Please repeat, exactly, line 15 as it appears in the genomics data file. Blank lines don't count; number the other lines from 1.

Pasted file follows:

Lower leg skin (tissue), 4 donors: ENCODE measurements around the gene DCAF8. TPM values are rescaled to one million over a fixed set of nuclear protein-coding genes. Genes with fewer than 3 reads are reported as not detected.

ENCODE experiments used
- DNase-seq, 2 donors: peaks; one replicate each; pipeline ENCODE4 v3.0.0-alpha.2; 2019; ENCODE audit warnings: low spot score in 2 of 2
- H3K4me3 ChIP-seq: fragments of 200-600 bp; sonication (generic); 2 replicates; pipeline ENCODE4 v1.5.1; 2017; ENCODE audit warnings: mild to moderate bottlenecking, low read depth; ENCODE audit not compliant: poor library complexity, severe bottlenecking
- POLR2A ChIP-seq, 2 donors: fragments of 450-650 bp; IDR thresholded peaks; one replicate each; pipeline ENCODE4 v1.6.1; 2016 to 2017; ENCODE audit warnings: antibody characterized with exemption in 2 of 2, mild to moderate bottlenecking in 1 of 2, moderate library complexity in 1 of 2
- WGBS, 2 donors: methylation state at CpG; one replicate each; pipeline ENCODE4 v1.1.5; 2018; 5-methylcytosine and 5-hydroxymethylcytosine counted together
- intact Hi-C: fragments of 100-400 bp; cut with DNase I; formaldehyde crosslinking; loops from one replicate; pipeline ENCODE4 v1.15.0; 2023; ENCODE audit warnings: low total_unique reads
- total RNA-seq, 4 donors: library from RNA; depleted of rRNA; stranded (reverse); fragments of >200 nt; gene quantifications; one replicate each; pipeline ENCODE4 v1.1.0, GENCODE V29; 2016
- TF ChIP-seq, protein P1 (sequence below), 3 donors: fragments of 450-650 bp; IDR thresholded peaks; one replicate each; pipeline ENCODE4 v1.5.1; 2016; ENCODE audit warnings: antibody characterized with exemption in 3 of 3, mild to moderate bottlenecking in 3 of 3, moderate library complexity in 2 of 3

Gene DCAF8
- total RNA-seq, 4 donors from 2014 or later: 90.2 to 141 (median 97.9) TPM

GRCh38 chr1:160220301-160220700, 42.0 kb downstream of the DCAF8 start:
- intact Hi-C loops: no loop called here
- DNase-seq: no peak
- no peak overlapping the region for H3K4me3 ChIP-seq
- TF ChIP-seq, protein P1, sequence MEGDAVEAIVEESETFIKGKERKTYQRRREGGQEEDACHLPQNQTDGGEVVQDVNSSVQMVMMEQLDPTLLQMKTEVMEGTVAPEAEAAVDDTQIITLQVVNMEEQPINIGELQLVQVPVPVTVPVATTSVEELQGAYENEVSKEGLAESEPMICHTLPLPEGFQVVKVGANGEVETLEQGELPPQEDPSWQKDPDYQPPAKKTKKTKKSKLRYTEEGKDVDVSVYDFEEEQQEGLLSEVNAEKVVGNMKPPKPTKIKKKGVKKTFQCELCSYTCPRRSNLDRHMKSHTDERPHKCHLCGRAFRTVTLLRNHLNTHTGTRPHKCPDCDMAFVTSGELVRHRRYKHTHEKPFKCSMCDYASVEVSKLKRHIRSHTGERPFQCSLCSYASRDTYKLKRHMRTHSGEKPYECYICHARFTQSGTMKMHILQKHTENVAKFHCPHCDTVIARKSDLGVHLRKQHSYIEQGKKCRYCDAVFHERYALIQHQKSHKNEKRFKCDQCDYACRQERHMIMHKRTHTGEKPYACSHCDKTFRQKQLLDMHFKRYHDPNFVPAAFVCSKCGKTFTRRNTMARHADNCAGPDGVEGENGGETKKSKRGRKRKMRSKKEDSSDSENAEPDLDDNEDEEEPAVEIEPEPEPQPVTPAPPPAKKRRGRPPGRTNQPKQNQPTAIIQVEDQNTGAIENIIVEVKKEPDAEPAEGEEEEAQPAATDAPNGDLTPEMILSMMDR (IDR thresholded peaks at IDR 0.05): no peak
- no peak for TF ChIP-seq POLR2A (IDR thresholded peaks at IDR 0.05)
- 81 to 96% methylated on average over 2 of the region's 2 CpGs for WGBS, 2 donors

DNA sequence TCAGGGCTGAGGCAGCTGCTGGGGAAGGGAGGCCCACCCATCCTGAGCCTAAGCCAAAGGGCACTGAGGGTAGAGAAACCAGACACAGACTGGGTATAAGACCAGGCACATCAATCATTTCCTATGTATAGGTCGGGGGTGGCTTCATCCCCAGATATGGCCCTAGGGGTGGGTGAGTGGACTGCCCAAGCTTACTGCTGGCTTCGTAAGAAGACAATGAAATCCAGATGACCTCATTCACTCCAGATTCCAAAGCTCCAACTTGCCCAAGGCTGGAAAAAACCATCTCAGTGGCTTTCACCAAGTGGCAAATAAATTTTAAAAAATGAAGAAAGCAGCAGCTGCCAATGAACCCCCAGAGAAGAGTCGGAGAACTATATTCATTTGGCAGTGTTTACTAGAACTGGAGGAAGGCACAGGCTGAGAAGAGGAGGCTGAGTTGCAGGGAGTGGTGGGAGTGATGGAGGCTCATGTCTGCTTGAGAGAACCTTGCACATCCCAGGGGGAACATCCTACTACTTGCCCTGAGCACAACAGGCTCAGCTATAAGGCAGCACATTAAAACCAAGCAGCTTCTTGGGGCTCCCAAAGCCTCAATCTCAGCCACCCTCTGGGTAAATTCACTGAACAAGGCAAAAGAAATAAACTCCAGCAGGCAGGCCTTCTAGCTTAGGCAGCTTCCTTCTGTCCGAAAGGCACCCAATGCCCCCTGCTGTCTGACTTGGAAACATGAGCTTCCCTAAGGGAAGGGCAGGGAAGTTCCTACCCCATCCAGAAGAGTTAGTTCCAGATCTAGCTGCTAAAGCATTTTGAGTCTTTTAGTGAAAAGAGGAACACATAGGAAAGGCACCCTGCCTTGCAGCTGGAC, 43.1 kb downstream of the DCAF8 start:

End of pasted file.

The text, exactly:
- no peak overlapping the region for H3K4me3 ChIP-seq